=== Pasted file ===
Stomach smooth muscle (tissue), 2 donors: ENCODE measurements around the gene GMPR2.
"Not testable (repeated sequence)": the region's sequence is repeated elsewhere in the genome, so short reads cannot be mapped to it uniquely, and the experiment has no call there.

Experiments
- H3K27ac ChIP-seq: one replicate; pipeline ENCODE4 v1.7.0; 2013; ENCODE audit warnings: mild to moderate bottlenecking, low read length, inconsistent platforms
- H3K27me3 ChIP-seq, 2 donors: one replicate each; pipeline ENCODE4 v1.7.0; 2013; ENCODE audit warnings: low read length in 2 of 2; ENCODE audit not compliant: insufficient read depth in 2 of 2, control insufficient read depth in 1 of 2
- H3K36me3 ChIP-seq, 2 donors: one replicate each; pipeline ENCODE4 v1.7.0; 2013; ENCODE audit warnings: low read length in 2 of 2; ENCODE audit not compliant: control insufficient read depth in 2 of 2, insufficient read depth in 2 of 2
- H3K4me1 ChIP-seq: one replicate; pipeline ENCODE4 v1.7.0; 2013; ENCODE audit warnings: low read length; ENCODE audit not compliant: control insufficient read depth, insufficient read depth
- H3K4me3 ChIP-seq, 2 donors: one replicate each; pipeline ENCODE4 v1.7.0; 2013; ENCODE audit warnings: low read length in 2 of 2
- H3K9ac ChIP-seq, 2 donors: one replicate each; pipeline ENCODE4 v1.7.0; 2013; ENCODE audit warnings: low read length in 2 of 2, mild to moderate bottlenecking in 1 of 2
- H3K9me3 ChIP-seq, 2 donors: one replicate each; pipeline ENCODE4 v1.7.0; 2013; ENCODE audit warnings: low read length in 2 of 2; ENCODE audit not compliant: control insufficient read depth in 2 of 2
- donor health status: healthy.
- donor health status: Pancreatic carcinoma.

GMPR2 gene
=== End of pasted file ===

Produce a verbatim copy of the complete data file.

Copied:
Stomach smooth muscle (tissue), 2 donors: ENCODE measurements around the gene GMPR2.
"Not testable (repeated sequence)": the region's sequence is repeated elsewhere in the genome, so short reads cannot be mapped to it uniquely, and the experiment has no call there.

Experiments
- H3K27ac ChIP-seq: one replicate; pipeline ENCODE4 v1.7.0; 2013; ENCODE audit warnings: mild to moderate bottlenecking, low read length, inconsistent platforms
- H3K27me3 ChIP-seq, 2 donors: one replicate each; pipeline ENCODE4 v1.7.0; 2013; ENCODE audit warnings: low read length in 2 of 2; ENCODE audit not compliant: insufficient read depth in 2 of 2, control insufficient read depth in 1 of 2
- H3K36me3 ChIP-seq, 2 donors: one replicate each; pipeline ENCODE4 v1.7.0; 2013; ENCODE audit warnings: low read length in 2 of 2; ENCODE audit not compliant: control insufficient read depth in 2 of 2, insufficient read depth in 2 of 2
- H3K4me1 ChIP-seq: one replicate; pipeline ENCODE4 v1.7.0; 2013; ENCODE audit warnings: low read length; ENCODE audit not compliant: control insufficient read depth, insufficient read depth
- H3K4me3 ChIP-seq, 2 donors: one replicate each; pipeline ENCODE4 v1.7.0; 2013; ENCODE audit warnings: low read length in 2 of 2
- H3K9ac ChIP-seq, 2 donors: one replicate each; pipeline ENCODE4 v1.7.0; 2013; ENCODE audit warnings: low read length in 2 of 2, mild to moderate bottlenecking in 1 of 2
- H3K9me3 ChIP-seq, 2 donors: one replicate each; pipeline ENCODE4 v1.7.0; 2013; ENCODE audit warnings: low read length in 2 of 2; ENCODE audit not compliant: control insufficient read depth in 2 of 2
- donor health status: healthy.
- donor health status: Pancreatic carcinoma.

GMPR2 gene